turnkey-real-estateYep, I said it.

I absolutely, in no way, enjoy working with contractors who do work on my house! I understand that a lot of you do, and that is totally fine. I can see the appeal and where it could be fun to rehab or fix up a property that you’ve bought, but personally, I can’t stand it.

A lot of real estate investing revolves around fixing up properties. One of the best things that fixing up a property can do is force appreciation. On a more minor scale, people fix up properties just because they need some work done on them due to normal wear and tear or whatever other reason.

Hear Me Out

When I talk about contractors in this article, I’m putting more emphasis on the former as I’m thinking more in terms of doing improvements to properties than I am repairs. Contractors doing repairs for me rarely bother me, because the item is either fixed or it’s not. If it’s not, I tell them to come back, no problem. But improvements, such as anything requiring specifications of any level, is where I have the problem.

It’s fixing up houses, i.e. doing these improvements, to either sell or rent the property out that plays such a big role in real estate investing. I get it, I get why people want to do that, and it makes total sense to me. Do I want any part of it? NO.

Don’t get me wrong, contractors are far from the only people in the industry that can be frustrating to work with.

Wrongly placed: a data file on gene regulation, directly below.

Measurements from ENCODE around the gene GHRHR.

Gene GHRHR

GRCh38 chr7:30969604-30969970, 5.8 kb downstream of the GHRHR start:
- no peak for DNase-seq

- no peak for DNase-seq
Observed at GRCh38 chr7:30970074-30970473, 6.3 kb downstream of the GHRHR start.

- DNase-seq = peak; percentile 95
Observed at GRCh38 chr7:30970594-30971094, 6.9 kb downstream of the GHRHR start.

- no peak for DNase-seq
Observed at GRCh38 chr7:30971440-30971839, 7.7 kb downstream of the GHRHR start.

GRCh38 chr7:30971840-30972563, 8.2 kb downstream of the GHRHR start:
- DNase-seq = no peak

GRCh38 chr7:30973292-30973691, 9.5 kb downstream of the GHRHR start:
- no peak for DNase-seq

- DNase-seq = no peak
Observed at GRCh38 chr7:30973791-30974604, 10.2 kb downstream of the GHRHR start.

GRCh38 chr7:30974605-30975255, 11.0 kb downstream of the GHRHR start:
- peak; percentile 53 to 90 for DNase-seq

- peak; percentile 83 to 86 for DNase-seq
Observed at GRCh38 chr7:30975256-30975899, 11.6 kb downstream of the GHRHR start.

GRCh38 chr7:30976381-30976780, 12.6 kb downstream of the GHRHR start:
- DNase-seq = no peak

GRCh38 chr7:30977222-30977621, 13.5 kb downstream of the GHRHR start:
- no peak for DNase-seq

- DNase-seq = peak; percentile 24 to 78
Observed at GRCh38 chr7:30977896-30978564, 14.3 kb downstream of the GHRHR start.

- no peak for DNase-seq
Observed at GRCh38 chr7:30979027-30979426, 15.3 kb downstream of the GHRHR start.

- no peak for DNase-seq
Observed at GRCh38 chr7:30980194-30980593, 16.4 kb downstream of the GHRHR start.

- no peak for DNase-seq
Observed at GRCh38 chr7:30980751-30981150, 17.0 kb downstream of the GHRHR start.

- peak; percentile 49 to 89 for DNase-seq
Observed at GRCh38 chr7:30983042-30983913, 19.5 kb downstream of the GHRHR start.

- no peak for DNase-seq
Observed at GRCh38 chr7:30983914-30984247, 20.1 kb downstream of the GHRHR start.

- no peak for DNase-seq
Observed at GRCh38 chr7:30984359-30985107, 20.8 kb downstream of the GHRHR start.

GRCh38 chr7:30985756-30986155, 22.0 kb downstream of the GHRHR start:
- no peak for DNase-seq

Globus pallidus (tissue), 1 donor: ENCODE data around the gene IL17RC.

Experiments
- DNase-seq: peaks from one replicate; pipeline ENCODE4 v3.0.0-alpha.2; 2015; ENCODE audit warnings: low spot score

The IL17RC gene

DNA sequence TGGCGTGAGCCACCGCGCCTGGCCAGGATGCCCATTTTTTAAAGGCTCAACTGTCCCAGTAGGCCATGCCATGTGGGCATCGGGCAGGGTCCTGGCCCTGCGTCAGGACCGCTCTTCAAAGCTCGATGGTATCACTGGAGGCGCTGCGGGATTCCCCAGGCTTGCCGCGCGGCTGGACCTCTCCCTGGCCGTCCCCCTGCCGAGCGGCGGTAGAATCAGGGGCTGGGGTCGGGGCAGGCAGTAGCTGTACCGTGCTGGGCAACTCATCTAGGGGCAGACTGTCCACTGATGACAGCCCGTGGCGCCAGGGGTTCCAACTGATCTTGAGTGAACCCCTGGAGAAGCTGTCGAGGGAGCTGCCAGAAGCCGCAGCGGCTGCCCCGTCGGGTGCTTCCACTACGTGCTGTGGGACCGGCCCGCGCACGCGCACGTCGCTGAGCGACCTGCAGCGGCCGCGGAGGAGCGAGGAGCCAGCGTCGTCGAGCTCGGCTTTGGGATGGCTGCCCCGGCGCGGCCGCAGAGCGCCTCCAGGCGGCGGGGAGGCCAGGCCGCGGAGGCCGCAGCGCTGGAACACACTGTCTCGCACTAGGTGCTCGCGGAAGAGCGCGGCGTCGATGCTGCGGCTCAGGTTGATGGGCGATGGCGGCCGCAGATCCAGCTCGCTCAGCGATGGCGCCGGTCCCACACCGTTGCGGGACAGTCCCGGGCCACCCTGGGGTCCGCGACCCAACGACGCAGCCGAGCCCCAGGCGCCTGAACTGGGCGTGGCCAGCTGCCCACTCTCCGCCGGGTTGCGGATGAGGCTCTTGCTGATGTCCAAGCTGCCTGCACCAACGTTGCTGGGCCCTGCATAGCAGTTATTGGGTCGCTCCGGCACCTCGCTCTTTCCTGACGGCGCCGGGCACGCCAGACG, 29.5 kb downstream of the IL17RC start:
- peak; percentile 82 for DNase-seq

For example, property managers especially have a bad rep and can be difficult to deal with. For me, though, property managers are easier to manage than contractors because it’s the management style or technique that has to be dealt with. It’s a slower-paced managing of those guys, whereas contractors are a fast-paced group because they are working project by project — and get paid per project rather than a slow and steady on-going pay structure.

Then, of course, the big one with contractors is that you can see the results, visually! If a contractor paints the side of your property, you can see if he did a good job. If he fixes a leak in your roof, you can see if it still leaks. The latter is more of an example of repairs, but you get the point. I guess if you want to get technical, you can “see” a property manager’s work too, but in this case I’m thinking more in terms of the complication of needing a contractor to redo something versus just telling a property manager to adjust something (which isn’t necessarily a redo, and especially not a redo that could potentially cost you more money, as could be the case with a contractor).

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